HCA said it has done the following steps to conserve protective equipment:

• Enacting universal masking for all of our employees
• Appointing a PPE Steward to oversee priority deployment of PPE effective for COVID-19 where and when it is needed most
• Creating strategically located PPE distribution centers across our campus to quickly deliver equipment

Lee, who works as a registered nurse in labor and delivery, said nurses aren’t able to get an N95 mask until a patient tests positive for COVID-19.

“Now the ER nurses, if the patient comes in and has symptoms, yes, they’re given a mask," Lee said. "But on the floor, until we have a positive result, they will say a surgical mask is sufficient. And a surgical mask isn’t sufficient.”

HCA owns Central Florida Regional Hospital in Sanford and Osceola Regional Medical Center in Kissimmee.

HCA said that it's also redeploying nurses who are losing hours because of COVID-19, and that those who can't will continue to receive 70 percent of base pay for up to seven weeks. Workers who are quarantined per CDC guidelines will get 100 percent of base pay for scheduled hours, "regardless of where the exposure took place."

"In addition, we are working with major hotel chains to provide housing for caregivers who provide care to COVID-19 patients and prefer not to go home to their loved ones after their shift," HCA said. "The COVID-19 pandemic is unique, and our colleagues’ concerns are real. In this unparalleled crisis, everyone should stand together to support our nurses, and not spread misinformation and fear to advance other agendas.”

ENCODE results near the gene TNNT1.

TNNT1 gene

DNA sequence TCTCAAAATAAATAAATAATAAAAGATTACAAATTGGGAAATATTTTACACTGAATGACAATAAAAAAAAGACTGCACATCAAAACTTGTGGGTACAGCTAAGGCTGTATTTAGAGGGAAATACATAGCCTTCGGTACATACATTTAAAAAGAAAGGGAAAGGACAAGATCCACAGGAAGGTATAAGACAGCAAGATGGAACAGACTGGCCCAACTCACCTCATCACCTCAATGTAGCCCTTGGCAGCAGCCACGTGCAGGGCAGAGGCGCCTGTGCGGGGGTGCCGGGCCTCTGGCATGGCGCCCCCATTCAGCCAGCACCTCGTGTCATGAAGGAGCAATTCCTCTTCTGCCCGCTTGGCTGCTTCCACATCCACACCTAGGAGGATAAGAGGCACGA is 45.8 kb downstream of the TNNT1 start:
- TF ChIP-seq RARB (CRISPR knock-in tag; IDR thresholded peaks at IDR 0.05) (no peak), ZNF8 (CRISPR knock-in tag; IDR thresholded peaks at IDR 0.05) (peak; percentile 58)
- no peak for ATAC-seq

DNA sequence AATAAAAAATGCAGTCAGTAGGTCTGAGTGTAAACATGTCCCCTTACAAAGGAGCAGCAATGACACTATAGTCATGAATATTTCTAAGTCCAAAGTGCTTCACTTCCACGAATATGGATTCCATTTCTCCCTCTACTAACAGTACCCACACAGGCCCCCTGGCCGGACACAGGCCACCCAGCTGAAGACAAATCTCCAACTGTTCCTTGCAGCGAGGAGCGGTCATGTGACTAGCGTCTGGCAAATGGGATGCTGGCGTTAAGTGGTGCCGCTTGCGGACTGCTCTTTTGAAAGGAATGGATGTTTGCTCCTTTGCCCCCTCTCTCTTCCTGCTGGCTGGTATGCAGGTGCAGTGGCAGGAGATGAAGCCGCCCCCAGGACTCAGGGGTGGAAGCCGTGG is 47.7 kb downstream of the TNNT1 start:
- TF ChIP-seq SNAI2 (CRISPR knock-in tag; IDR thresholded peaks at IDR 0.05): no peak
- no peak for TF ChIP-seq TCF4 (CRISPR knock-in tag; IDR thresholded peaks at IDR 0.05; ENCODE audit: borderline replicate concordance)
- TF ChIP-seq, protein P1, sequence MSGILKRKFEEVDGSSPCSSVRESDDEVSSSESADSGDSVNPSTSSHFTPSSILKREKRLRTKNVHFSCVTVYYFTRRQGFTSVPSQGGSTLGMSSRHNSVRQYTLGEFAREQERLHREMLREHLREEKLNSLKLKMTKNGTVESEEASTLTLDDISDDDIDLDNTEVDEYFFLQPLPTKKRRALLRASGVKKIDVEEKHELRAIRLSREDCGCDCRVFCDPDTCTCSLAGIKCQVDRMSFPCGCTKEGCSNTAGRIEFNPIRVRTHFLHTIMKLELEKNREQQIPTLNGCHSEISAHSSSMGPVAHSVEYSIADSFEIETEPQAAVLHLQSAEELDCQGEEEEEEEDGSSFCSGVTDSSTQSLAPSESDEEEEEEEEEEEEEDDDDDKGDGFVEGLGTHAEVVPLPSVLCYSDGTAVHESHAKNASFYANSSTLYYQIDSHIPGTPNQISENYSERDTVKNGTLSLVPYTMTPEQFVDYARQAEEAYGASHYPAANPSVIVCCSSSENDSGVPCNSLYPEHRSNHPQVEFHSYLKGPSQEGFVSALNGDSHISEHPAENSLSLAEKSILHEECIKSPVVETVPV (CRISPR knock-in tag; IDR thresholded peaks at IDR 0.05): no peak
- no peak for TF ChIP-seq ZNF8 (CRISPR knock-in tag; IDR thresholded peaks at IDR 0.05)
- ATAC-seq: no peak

Updated 10:53 a.m.

Florida unemployment claims spike despite crippled website

By Brendan Byrne, WMFE

Unemployment claims in Florida jumped to more than 227,000 new applicants, according to the latest numbers released by the Department of Labor (PDF). That’s up from 74,313 thousand the week before.

Applicants are having a hard time applying for benefits as the website run by Florida’s Department of Economic Opportunity is strained from the increased applications. DEO is hiring additional phone support staff to help people apply.

Nationwide, unemployment claims hit 6.6 million applications last week -- double the week before and shattering previous records.

More than 100 people have died from COVID-19 in Florida

More than 100 Floridians have died from COVID-19, according to the latest figures from the Florida Department of Health.

Florida has a total of 7,773 positive cases. So far, 990 people have been admitted to hospital, and 101 have died.

Orange County has 458 cases, the most in Central Florida. Orange County has 65 hospitalizations from COVID-19, and four people have died.

Sumter County, home to the sprawling retirement community of The Villages, has 52 confirmed cases. Marion County has 30 confirmed cases.

Orange County rental assistance program receives 30,000 applications

Matthew Peddie, WMFE

More than 30,000 people applied for Orange County’s emergency rental assistance program.

The program, which launched just under two weeks ago, was set up to help 1,500 families pay one month’s rent.